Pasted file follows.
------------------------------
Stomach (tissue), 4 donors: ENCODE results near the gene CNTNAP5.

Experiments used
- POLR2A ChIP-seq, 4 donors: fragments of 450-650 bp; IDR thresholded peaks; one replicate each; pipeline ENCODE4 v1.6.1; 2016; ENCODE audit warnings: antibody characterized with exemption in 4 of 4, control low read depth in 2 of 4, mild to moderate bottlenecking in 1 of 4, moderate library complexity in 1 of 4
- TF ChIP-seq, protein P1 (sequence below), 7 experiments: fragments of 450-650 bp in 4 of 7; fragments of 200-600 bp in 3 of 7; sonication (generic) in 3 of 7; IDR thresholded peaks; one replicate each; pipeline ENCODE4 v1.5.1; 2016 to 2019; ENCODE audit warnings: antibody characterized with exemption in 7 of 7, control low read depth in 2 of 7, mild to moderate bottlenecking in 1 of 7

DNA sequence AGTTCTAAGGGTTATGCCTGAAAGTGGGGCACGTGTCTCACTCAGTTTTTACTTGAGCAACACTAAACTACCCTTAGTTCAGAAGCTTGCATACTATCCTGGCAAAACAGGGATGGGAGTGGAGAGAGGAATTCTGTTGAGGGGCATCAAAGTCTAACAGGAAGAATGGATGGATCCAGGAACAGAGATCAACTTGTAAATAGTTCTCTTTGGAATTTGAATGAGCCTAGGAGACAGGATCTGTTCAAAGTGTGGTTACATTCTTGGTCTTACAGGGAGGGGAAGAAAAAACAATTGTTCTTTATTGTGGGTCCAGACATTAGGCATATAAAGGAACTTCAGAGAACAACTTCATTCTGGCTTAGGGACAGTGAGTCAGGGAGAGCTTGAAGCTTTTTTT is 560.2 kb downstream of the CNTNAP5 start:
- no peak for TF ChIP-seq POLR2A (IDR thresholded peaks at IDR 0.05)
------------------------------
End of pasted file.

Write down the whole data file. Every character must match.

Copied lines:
Stomach (tissue), 4 donors: ENCODE results near the gene CNTNAP5.

Experiments used
- POLR2A ChIP-seq, 4 donors: fragments of 450-650 bp; IDR thresholded peaks; one replicate each; pipeline ENCODE4 v1.6.1; 2016; ENCODE audit warnings: antibody characterized with exemption in 4 of 4, control low read depth in 2 of 4, mild to moderate bottlenecking in 1 of 4, moderate library complexity in 1 of 4
- TF ChIP-seq, protein P1 (sequence below), 7 experiments: fragments of 450-650 bp in 4 of 7; fragments of 200-600 bp in 3 of 7; sonication (generic) in 3 of 7; IDR thresholded peaks; one replicate each; pipeline ENCODE4 v1.5.1; 2016 to 2019; ENCODE audit warnings: antibody characterized with exemption in 7 of 7, control low read depth in 2 of 7, mild to moderate bottlenecking in 1 of 7

DNA sequence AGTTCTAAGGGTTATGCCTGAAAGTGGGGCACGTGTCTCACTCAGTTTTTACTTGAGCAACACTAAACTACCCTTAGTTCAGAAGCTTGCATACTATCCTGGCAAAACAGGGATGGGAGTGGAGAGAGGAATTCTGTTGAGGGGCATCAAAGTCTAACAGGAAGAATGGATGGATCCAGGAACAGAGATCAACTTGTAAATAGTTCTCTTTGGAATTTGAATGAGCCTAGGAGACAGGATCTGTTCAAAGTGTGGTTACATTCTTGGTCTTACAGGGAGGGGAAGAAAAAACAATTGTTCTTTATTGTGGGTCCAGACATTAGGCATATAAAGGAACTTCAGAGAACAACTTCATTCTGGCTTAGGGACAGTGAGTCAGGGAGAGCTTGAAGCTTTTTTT is 560.2 kb downstream of the CNTNAP5 start:
- no peak for TF ChIP-seq POLR2A (IDR thresholded peaks at IDR 0.05)